Increasing experimental approaches in stream trout research – 1987–2006


Professor Emeritus Thomas G. Northcote. Current address: 10193 Morrison Close, Summerland, B.C. Canada VOH 1Z7.

J. Lobón-Cerviá, National Museum of Natural Sciences (CSIC). C/José Gutiérrez Abascal, 2. MADRID 28006-spain.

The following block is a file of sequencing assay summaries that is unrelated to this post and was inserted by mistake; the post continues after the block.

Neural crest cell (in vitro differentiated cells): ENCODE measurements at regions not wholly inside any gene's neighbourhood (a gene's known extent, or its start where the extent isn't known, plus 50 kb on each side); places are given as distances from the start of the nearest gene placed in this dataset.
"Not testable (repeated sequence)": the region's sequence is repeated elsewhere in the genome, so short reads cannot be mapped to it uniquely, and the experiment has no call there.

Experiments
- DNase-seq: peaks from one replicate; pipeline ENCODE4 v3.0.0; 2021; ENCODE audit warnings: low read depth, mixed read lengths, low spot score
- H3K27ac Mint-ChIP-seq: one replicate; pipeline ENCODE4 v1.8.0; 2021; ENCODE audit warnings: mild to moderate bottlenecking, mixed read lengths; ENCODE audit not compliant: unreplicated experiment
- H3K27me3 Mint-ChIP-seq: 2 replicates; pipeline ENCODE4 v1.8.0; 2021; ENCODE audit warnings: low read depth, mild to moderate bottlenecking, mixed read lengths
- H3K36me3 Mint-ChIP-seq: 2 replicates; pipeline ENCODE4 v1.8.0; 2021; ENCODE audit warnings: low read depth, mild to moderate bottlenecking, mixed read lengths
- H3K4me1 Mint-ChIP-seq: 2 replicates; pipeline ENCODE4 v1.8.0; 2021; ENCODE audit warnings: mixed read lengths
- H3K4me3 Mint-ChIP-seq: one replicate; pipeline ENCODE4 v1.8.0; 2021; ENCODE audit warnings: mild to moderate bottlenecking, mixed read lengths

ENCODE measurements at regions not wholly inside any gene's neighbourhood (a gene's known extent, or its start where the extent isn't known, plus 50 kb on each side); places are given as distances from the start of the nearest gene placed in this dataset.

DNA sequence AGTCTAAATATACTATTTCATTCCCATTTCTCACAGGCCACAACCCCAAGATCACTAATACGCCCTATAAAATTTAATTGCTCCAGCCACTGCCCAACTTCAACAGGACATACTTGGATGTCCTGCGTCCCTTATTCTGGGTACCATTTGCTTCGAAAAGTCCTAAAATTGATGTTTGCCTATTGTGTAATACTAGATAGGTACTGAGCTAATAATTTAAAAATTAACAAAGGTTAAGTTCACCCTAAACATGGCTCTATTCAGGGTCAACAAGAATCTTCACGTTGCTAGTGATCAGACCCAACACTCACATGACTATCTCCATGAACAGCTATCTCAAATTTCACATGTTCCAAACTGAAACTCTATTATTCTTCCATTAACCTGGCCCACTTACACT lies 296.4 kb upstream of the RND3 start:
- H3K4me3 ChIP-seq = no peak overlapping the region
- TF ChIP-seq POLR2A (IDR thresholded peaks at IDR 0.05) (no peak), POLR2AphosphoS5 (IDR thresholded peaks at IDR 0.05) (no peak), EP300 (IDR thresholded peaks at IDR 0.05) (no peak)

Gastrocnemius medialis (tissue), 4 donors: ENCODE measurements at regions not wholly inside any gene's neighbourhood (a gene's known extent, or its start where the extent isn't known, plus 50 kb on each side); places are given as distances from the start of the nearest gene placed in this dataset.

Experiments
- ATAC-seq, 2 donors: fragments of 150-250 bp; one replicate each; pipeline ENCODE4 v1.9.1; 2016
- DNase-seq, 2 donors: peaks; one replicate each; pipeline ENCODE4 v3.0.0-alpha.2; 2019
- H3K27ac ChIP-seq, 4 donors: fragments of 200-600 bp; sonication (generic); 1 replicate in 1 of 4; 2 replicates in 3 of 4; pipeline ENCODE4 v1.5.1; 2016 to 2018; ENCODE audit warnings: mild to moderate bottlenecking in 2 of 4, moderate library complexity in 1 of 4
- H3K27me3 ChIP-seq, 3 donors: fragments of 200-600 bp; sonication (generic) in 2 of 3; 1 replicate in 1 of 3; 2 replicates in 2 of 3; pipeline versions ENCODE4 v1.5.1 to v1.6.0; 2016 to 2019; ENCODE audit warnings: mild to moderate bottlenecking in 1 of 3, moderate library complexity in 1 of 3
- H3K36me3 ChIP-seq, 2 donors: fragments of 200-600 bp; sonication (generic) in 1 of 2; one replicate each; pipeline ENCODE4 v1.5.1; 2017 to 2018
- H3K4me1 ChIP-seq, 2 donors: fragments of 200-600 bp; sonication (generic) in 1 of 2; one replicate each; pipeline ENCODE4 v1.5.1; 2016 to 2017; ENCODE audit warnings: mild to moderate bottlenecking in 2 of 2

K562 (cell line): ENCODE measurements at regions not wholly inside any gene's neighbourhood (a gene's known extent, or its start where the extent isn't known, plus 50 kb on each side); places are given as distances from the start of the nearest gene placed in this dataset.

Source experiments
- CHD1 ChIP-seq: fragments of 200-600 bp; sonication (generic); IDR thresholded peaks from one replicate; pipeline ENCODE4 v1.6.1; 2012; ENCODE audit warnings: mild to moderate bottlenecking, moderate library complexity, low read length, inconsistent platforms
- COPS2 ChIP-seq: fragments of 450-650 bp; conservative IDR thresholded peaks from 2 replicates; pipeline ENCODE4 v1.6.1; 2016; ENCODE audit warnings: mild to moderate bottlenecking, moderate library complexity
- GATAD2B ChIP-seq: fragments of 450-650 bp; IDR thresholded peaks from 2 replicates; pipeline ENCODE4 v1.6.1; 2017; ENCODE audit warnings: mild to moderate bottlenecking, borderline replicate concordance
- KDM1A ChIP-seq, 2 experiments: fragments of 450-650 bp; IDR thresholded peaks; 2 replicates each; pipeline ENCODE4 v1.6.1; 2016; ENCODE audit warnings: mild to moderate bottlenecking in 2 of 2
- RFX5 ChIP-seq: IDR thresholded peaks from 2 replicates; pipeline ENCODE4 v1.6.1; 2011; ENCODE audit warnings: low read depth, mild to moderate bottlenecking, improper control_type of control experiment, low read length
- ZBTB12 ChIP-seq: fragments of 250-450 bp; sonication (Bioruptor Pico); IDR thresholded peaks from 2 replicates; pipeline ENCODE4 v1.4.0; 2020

Abstract –  This review of stream trout research literature for the 1987–2006 period covered >1300 papers dealing with 22 relevant topics, when compared with <400 papers on 18 topics in the previous one (1967–1986). The percentage of experimental approaches here quantified for both research reviews was 18% in the 1967–1976 period, increased to 21% in 1977–1986, to 39% in 1987–1996, and up to 43% in 1997–2006. Particular journals in the recent two decadal period published high percentages of experimental papers (The Journal of Animal Ecology and Canadian Journal of Fisheries and Aquatic Sciences; 62.9% and 62.4%, respectively), others, intermediate percentages (Nordic Journal of Fisheries Research, Transactions of the American Fisheries Society, North American Journal of Fisheries Management and Ecology of Freshwater Fish: 44.1%, 42.4%, 40.5%, and 35.6%, respectively); the remainder covered ≤33%. Research papers on stream ‘trouts’ published over the last two decades were classified into 22 subject areas for nine major journals separately and combined for 55 other journals. Subject areas dealing with the biology and ecology of trout redds, egg development, alevin emergence and onto fry and parr were the most heavily reported in nine major journals, as well as in all other journals combined. Habitat characteristics and cover use by trout were the next. Atlantic salmon and brown trout were the species with highest publication coverage in nearly all subject areas, with low coverage for all salvelinid (charr) species except brook charr. Research on Atlantic salmon in the UK used experimental approaches in nearly 60% of publications and in mid to high 30% for those on Atlantic salmon and brown trout in Scandinavian countries. Consideration is given to future research needs for stream trouts.